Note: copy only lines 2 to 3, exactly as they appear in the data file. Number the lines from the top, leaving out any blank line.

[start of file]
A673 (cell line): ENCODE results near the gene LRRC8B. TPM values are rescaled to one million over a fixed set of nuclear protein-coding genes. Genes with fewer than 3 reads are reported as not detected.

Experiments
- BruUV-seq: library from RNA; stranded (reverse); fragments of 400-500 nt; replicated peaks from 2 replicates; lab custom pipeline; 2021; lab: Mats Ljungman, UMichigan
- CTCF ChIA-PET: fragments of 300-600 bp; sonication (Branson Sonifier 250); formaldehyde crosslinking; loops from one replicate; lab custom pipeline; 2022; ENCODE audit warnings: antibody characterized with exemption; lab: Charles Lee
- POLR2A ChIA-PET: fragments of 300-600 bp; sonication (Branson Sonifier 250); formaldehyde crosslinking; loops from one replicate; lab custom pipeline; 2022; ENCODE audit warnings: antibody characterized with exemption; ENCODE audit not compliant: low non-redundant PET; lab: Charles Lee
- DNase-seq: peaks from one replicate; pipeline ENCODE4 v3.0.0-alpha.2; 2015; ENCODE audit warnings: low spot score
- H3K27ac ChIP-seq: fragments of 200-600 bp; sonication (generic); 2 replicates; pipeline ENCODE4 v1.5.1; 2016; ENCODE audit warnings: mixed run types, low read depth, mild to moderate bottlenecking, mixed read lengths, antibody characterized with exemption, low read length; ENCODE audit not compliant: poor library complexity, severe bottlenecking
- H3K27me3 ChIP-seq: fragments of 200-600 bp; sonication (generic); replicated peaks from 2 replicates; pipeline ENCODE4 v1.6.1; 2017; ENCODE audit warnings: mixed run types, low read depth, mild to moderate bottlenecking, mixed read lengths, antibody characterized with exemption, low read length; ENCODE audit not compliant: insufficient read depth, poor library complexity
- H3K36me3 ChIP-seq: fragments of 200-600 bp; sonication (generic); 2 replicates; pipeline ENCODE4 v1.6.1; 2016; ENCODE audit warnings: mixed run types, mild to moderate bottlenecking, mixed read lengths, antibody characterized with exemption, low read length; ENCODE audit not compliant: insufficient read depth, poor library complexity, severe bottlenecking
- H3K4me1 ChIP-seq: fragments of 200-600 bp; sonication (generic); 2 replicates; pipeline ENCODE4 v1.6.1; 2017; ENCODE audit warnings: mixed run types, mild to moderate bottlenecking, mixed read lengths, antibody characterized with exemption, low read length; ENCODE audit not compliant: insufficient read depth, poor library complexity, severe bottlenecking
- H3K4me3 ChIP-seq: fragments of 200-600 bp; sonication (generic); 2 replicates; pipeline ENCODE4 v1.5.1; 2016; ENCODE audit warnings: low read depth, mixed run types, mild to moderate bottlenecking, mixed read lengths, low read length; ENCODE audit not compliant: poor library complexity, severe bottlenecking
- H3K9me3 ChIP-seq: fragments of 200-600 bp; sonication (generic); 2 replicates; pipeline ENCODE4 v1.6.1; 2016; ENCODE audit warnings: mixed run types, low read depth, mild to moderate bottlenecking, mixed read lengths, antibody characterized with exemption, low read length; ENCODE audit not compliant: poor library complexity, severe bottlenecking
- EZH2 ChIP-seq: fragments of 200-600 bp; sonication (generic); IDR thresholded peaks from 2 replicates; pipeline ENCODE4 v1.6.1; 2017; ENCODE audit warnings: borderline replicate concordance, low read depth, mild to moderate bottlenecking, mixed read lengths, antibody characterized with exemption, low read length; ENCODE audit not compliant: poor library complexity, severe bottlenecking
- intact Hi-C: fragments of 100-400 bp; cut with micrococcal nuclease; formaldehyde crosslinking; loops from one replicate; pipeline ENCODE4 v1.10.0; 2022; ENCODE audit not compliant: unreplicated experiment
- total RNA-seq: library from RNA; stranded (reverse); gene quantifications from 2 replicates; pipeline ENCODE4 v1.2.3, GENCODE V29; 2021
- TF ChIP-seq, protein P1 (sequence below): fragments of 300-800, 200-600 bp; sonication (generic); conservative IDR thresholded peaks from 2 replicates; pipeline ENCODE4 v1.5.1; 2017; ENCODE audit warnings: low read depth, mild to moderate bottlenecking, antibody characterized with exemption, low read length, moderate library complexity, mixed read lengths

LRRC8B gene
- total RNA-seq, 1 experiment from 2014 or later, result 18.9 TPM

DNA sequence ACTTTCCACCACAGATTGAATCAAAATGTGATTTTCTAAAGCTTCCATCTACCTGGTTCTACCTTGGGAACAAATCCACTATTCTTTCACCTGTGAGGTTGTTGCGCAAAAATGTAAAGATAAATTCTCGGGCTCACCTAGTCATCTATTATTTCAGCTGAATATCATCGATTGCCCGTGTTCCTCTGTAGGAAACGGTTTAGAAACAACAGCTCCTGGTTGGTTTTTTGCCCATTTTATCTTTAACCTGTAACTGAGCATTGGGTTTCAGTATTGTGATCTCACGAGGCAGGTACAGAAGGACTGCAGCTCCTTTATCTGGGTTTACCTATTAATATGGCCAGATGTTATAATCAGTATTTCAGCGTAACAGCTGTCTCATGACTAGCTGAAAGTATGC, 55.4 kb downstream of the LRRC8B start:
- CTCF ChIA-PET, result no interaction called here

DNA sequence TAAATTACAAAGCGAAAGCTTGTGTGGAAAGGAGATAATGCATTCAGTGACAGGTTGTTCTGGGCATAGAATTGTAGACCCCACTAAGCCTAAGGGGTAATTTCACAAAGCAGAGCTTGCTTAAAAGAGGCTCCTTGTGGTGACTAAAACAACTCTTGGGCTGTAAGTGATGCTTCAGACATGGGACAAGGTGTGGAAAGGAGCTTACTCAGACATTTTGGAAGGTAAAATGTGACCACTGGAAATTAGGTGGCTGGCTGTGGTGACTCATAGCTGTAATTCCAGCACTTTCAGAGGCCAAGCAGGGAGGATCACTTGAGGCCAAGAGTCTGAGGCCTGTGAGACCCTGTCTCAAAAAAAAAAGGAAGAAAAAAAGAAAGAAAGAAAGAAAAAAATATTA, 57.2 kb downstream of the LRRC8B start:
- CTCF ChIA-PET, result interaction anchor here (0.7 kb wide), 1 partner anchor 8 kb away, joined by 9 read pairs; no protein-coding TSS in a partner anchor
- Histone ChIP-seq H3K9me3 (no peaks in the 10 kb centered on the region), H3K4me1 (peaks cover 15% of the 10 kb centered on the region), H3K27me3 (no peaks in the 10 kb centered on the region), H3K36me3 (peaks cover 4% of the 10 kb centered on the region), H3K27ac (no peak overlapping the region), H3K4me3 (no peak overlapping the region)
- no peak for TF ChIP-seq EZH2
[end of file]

Experiments
- BruUV-seq: library from RNA; stranded (reverse); fragments of 400-500 nt; replicated peaks from 2 replicates; lab custom pipeline; 2021; lab: Mats Ljungman, UMichigan